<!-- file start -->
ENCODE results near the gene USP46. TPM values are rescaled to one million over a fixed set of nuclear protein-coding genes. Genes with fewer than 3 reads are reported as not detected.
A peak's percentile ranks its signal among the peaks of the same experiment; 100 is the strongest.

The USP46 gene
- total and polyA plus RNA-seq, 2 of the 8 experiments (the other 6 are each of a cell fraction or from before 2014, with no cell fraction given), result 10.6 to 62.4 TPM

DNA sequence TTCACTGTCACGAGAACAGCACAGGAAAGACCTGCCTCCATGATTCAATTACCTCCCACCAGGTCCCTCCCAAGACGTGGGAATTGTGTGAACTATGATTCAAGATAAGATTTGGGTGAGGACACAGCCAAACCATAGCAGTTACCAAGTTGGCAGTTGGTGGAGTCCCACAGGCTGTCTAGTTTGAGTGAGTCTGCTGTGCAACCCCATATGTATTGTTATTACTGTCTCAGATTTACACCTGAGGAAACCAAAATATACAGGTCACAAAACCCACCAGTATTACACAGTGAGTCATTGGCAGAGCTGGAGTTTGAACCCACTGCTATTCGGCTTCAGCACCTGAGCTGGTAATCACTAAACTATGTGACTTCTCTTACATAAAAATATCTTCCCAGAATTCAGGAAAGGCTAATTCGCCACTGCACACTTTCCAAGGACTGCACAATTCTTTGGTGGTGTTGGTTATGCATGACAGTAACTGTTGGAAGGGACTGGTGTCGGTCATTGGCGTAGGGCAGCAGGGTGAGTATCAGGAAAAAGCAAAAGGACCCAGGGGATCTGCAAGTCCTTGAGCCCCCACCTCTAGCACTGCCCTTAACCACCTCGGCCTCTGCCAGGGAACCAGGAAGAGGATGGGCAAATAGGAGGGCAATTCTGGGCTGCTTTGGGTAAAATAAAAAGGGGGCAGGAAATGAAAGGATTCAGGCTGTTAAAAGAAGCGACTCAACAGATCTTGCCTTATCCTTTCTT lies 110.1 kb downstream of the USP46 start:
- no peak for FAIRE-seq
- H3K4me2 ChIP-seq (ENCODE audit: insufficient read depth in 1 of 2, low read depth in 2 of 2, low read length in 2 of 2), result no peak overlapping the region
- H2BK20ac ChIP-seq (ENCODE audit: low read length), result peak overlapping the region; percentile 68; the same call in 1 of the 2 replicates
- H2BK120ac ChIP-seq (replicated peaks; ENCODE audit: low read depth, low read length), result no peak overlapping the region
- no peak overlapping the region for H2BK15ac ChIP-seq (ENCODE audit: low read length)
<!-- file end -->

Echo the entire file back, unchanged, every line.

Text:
ENCODE results near the gene USP46. TPM values are rescaled to one million over a fixed set of nuclear protein-coding genes. Genes with fewer than 3 reads are reported as not detected.
A peak's percentile ranks its signal among the peaks of the same experiment; 100 is the strongest.

The USP46 gene
- total and polyA plus RNA-seq, 2 of the 8 experiments (the other 6 are each of a cell fraction or from before 2014, with no cell fraction given), result 10.6 to 62.4 TPM

DNA sequence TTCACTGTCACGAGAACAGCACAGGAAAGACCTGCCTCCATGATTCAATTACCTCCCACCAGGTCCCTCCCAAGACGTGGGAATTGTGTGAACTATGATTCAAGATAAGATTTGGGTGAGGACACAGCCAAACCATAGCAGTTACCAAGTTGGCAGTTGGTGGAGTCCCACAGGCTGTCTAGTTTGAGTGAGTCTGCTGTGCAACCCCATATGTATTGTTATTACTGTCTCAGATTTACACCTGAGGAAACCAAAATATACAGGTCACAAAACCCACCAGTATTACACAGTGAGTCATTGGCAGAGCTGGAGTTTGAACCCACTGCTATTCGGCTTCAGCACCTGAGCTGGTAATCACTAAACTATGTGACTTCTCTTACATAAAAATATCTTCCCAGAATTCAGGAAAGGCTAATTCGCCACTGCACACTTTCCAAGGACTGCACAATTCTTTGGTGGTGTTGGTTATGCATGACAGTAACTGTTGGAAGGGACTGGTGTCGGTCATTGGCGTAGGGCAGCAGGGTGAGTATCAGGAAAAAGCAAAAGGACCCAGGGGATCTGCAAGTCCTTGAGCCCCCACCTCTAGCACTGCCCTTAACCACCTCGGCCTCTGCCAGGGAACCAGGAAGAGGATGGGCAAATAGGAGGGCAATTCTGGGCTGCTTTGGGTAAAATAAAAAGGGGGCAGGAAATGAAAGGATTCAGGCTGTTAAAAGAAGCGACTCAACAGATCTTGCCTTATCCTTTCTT lies 110.1 kb downstream of the USP46 start:
- no peak for FAIRE-seq
- H3K4me2 ChIP-seq (ENCODE audit: insufficient read depth in 1 of 2, low read depth in 2 of 2, low read length in 2 of 2), result no peak overlapping the region
- H2BK20ac ChIP-seq (ENCODE audit: low read length), result peak overlapping the region; percentile 68; the same call in 1 of the 2 replicates
- H2BK120ac ChIP-seq (replicated peaks; ENCODE audit: low read depth, low read length), result no peak overlapping the region
- no peak overlapping the region for H2BK15ac ChIP-seq (ENCODE audit: low read length)